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Sudbury’s Belle Vue House awarded planning approval for restoration and homes conversion plan

The restoration of a historic Sudbury property has been given the green light, after planners ruled that its retention far outweighed any potential harm.

Babergh District Council has granted formal planning permission to period property specialists McCabe & Abel to carry out a proposed conversion of Belle Vue House into private residences.

The approval means the developer can now begin work to adapt the vacant manor – located within Belle Vue Park, off Newton Road – into two homes, along with adjoining garages.

Belle Vue House in Sudbury is in need of urgent renovation. Picture: Mecha Morton
Belle Vue House in Sudbury is in need of urgent renovation. Picture: Mecha Morton

Previously, the district council had agreed to sell Belle Vue House to McCabe & Abel, following the collapse of an arrangement with Churchill Retirement Living last year, after the latter’s plans for the site were rejected.

In his report recommending the plans for approval, Babergh case officer Bradly Heffer stated that the property is “currently disused and falling into disrepair”, and concluded that the conversion satisfied the criteria for sustainable development.

It was also confirmed that the developer intended to retain certain historic features of the building as part of the conversion, including the stained-glass windows.

“The building is considered to make an important contribution to the streetscape and the wider setting of the park, having an immediate visual relationship with this public space that is historically established,” the report read.

“It is noted that the heritage officer identified a low level of harm, due to the fact that a conversion to residential use could be seen as a severing of the building from the wider parkland.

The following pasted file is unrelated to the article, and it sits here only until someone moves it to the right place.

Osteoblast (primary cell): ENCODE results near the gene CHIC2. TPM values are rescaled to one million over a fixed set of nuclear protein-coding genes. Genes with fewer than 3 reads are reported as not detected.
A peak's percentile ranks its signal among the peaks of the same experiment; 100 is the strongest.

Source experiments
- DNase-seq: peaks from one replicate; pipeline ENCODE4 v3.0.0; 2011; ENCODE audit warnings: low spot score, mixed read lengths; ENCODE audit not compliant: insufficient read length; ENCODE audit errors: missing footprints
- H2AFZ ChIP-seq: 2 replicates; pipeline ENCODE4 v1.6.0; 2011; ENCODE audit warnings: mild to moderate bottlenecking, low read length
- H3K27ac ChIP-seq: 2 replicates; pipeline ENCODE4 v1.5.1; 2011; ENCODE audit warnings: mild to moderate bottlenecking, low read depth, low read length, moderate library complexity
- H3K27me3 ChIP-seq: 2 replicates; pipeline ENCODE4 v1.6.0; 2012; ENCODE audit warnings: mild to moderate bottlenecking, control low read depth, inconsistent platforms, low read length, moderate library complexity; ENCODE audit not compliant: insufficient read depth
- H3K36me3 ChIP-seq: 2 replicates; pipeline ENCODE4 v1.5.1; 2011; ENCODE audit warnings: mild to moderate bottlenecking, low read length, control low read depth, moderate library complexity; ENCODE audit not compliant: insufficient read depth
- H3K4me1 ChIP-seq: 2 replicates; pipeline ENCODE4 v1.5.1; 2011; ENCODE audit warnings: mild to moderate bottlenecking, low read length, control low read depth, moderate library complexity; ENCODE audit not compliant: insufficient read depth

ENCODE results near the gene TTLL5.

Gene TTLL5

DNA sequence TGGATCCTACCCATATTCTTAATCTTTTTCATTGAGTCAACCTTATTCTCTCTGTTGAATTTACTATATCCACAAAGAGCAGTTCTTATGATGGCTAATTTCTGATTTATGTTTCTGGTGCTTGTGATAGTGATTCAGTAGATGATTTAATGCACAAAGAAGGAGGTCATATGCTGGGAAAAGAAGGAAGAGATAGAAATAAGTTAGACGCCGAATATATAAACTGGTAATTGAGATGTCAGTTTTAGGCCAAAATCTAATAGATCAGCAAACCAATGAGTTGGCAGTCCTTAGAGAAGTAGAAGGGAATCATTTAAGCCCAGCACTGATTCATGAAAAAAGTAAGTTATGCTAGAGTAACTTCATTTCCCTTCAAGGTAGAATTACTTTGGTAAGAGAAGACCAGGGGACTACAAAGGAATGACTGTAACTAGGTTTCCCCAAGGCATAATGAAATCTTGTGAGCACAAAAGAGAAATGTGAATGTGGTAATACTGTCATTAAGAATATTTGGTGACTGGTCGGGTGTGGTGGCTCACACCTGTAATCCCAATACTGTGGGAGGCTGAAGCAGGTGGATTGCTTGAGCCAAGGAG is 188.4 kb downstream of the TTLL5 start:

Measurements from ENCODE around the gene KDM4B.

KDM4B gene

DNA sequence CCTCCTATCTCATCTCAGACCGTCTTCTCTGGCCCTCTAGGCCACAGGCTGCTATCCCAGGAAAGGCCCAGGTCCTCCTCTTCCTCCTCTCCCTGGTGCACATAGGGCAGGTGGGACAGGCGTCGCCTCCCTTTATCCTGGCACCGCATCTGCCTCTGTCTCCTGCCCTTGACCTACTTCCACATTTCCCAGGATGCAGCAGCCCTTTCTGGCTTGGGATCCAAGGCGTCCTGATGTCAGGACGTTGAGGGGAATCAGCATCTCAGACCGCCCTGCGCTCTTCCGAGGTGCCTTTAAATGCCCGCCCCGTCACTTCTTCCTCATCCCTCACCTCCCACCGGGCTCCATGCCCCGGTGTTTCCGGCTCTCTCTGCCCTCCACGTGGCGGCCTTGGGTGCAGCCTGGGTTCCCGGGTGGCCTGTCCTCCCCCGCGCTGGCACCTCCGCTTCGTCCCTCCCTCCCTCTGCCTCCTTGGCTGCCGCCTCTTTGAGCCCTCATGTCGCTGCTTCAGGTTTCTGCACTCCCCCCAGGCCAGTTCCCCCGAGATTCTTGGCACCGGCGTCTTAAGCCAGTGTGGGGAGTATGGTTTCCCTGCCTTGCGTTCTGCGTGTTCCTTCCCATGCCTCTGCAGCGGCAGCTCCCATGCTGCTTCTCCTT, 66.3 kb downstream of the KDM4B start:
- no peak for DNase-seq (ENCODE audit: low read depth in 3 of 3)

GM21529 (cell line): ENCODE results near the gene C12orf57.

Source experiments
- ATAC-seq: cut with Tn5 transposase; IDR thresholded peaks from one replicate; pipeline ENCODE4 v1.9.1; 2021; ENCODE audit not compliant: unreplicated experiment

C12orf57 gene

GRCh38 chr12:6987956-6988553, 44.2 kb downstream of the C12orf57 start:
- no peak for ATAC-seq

“As a planning judgement, it is considered that the retention and reuse of the building would demonstrably outweigh this.

“Specifically in relation to the issue of severance, it is clearly the case that the existing spatial relationship between the building and the wider park area would be maintained.

“Overall, it is considered that tangible benefits arise from the proposal in terms of the retention and reuse of the building, which is locally-listed and at significant risk of falling into further disrepair.”

However, the Sudbury Society – a prominent civic organisation within the town – raised concerns about the length of time it had taken for the planning process to be completed.

The group suggested there was even a risk that the developer may have to sell the property on again, to focus on other projects.

“It has taken over five months for planning permission to be granted to convert to two private residences,” said a statement from the Sudbury Society.

“This protracted delay means McCabe and Abel have had to commit to other projects, and may look to sell the property to another developer.

“Sadly, Belle Vue House’s future is at risk again, and we cannot understand why Babergh District Council’s planning committee, including three elected Sudbury representatives, did not treat the planning application with the priority it demanded.”